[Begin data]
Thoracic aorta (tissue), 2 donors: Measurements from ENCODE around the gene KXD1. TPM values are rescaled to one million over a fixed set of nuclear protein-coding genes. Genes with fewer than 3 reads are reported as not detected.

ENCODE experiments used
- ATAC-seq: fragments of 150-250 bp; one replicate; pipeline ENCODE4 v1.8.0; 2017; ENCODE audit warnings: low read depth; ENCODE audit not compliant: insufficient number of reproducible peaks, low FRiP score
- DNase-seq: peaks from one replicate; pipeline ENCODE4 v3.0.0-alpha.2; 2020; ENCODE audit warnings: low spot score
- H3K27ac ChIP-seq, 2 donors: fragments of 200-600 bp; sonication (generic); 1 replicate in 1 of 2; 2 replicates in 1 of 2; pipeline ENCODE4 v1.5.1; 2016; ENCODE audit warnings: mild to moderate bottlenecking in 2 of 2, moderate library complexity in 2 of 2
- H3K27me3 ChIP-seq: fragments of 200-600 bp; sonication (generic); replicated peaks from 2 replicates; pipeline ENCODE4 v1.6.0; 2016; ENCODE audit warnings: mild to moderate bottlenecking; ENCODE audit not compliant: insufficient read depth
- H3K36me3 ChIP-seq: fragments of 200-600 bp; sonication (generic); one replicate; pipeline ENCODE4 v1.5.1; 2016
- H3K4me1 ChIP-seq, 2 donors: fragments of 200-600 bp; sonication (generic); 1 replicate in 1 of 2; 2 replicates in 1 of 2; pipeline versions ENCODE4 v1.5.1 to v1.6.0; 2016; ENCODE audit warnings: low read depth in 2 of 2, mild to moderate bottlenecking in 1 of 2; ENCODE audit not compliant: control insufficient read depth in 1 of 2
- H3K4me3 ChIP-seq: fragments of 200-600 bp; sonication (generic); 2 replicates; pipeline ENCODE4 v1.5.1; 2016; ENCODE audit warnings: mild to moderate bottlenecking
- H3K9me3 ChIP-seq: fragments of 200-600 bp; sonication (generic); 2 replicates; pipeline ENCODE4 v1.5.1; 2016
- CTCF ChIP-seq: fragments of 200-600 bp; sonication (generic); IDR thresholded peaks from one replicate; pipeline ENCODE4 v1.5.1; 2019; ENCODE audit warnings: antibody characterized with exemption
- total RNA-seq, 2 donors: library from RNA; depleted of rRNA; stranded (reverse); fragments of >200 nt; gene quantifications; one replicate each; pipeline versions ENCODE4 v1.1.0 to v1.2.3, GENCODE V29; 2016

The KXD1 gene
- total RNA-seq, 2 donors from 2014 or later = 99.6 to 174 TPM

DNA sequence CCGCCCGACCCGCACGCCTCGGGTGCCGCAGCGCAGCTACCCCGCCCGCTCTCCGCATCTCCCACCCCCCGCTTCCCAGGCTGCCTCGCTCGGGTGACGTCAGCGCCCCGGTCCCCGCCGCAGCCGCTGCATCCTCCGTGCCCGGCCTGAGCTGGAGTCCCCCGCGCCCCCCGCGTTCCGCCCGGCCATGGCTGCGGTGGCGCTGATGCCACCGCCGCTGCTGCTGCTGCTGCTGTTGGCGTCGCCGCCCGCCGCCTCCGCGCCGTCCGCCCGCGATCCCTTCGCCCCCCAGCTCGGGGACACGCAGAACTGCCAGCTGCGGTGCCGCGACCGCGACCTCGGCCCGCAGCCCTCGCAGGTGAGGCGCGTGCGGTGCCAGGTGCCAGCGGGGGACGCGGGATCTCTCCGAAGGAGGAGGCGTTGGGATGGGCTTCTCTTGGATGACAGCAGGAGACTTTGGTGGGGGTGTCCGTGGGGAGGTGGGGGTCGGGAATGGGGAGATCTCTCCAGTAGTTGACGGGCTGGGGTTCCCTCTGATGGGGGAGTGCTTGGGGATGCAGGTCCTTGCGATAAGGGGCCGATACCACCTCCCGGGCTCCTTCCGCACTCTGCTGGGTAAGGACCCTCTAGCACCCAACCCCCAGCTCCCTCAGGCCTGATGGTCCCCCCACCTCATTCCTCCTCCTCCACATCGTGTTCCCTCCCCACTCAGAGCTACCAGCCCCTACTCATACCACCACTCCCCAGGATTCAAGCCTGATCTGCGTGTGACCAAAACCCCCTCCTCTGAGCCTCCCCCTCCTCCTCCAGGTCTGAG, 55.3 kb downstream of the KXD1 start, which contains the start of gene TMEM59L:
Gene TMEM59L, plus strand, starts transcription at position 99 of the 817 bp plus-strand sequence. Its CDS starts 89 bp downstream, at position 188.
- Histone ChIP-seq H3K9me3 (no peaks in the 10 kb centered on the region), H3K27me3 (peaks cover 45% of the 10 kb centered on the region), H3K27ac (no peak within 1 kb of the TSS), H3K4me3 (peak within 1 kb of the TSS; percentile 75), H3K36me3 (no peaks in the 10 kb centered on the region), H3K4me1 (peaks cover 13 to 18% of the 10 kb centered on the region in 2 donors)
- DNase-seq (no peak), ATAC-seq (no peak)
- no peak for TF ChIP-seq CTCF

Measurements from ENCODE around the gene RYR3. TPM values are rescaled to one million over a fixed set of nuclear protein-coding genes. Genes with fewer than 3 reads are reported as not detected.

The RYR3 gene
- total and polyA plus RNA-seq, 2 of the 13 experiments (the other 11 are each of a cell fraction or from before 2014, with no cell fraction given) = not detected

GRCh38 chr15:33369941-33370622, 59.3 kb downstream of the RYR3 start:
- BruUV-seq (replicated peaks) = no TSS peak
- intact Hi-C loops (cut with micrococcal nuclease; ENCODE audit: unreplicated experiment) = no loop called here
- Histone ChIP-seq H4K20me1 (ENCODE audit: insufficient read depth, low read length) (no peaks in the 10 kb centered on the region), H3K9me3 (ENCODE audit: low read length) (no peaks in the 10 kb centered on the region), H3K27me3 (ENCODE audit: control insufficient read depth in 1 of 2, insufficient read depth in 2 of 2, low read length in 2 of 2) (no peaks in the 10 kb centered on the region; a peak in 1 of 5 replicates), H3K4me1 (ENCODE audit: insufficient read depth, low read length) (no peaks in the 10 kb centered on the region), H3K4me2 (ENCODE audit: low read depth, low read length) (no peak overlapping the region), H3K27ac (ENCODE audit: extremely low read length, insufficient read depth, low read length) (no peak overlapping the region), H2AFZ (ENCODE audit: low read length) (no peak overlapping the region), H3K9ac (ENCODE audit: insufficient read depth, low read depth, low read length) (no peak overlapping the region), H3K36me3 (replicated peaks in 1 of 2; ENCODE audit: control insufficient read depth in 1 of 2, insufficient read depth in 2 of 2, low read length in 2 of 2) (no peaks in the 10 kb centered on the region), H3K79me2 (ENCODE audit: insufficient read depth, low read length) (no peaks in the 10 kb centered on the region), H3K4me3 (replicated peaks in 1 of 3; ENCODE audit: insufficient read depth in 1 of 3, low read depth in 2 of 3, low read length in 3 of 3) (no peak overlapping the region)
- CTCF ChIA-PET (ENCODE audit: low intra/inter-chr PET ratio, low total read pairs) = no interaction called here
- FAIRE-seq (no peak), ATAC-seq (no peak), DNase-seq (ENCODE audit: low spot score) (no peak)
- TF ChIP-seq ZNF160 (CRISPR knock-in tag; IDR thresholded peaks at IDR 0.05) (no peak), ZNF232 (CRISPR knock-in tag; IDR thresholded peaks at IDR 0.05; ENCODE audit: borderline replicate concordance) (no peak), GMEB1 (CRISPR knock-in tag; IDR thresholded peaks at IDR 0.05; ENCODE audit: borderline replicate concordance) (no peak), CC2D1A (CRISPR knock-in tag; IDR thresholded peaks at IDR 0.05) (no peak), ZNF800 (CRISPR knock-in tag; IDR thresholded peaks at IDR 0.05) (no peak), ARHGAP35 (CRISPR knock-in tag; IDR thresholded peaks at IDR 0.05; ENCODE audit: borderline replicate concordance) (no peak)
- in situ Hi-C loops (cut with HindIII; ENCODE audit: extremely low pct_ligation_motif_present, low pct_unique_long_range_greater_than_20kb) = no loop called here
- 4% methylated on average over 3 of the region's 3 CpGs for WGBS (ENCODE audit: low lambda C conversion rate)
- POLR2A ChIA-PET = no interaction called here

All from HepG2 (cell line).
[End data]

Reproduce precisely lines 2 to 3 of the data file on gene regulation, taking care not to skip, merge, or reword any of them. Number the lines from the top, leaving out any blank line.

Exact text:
ENCODE experiments used
- ATAC-seq: fragments of 150-250 bp; one replicate; pipeline ENCODE4 v1.8.0; 2017; ENCODE audit warnings: low read depth; ENCODE audit not compliant: insufficient number of reproducible peaks, low FRiP score